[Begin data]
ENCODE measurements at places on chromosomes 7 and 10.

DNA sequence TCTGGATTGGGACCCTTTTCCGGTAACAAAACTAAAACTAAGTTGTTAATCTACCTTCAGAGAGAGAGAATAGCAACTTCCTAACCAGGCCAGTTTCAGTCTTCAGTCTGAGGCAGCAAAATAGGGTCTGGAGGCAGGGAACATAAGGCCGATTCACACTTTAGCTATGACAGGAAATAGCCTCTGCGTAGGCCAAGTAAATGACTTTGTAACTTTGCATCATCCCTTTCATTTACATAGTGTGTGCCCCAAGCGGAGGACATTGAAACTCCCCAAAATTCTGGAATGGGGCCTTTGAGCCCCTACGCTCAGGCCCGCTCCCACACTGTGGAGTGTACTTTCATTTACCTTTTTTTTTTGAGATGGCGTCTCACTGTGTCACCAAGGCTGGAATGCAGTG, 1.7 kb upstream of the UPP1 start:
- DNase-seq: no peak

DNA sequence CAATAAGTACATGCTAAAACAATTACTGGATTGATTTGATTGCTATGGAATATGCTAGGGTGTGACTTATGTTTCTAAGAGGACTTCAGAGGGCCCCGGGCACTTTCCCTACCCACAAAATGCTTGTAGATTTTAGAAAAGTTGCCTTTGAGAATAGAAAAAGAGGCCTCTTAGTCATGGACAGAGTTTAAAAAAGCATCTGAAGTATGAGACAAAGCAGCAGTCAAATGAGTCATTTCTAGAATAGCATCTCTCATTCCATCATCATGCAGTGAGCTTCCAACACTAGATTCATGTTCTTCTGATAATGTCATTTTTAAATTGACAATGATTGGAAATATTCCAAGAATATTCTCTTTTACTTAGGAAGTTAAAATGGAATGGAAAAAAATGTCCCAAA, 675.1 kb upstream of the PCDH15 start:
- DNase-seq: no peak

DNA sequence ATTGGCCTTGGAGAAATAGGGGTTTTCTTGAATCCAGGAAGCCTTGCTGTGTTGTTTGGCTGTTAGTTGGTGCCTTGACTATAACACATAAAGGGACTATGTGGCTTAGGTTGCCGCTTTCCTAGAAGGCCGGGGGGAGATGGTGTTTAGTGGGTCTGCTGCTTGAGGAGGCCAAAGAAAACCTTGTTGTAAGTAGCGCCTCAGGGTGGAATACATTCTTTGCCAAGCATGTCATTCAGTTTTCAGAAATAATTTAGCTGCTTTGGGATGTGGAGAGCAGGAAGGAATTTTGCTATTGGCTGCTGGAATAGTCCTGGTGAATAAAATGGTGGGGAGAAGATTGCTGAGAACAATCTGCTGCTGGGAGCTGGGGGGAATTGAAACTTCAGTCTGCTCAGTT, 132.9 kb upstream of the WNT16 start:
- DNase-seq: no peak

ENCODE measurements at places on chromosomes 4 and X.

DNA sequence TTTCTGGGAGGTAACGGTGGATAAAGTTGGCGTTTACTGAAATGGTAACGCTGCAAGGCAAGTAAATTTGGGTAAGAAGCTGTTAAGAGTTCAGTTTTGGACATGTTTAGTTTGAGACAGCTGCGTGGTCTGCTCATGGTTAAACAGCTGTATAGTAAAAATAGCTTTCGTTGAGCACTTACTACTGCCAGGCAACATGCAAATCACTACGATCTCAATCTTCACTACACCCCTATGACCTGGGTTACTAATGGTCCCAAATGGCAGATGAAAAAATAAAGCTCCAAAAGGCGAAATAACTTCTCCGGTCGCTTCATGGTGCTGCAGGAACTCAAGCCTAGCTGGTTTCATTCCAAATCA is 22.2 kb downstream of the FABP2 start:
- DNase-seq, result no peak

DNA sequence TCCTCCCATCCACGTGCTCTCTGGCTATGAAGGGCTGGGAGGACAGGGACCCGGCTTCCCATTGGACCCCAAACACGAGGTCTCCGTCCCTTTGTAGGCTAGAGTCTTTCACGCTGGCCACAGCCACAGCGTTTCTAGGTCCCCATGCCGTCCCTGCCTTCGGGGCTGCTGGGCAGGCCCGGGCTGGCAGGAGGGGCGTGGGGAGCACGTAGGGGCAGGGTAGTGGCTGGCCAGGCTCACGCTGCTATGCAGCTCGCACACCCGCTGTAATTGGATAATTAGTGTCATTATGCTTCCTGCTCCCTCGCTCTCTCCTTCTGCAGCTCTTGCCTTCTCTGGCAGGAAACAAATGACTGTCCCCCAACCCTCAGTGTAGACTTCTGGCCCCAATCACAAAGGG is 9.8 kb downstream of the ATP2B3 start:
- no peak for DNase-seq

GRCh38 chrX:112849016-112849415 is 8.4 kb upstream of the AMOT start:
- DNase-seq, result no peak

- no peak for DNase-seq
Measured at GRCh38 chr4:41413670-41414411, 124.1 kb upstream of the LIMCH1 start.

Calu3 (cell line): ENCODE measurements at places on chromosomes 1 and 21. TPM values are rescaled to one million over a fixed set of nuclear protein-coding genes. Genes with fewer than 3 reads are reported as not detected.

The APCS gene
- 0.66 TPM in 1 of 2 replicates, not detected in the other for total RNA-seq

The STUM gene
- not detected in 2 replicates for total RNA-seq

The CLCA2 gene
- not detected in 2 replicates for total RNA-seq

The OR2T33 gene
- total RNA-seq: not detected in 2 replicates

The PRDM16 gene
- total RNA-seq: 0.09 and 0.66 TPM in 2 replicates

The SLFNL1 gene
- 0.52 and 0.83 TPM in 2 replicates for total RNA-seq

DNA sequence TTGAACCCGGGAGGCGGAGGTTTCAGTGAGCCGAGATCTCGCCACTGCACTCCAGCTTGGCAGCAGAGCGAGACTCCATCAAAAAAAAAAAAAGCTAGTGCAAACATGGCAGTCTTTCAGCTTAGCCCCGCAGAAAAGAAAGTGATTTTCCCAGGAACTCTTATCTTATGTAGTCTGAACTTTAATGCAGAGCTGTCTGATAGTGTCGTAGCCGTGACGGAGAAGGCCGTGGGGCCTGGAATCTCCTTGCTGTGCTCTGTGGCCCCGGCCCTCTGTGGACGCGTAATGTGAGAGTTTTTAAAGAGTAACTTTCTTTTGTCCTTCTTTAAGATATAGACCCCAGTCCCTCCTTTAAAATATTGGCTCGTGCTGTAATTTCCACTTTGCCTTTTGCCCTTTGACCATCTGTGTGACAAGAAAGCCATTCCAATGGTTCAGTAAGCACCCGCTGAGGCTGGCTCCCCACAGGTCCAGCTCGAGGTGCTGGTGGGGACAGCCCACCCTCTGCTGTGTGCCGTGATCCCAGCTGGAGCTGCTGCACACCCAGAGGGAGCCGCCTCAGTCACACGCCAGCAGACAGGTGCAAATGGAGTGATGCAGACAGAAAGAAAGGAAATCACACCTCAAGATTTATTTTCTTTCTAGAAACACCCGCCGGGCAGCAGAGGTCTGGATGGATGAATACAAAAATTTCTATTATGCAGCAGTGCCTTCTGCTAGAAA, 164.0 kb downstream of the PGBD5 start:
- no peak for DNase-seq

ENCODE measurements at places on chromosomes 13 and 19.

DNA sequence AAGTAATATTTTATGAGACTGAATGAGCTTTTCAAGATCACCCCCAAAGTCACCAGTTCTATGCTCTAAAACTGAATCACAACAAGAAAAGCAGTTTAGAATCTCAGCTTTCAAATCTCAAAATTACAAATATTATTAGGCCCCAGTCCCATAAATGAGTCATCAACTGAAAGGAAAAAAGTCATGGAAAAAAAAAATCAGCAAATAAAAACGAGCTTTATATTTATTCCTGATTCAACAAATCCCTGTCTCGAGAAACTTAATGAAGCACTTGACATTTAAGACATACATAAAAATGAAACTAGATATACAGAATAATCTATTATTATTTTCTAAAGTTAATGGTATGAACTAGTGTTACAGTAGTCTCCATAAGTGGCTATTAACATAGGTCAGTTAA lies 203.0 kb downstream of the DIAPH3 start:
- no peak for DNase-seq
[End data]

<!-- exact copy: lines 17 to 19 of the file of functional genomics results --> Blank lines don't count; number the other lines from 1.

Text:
Calu3 (cell line): ENCODE measurements at places on chromosomes 1 and 21. TPM values are rescaled to one million over a fixed set of nuclear protein-coding genes. Genes with fewer than 3 reads are reported as not detected.

The APCS gene
- 0.66 TPM in 1 of 2 replicates, not detected in the other for total RNA-seq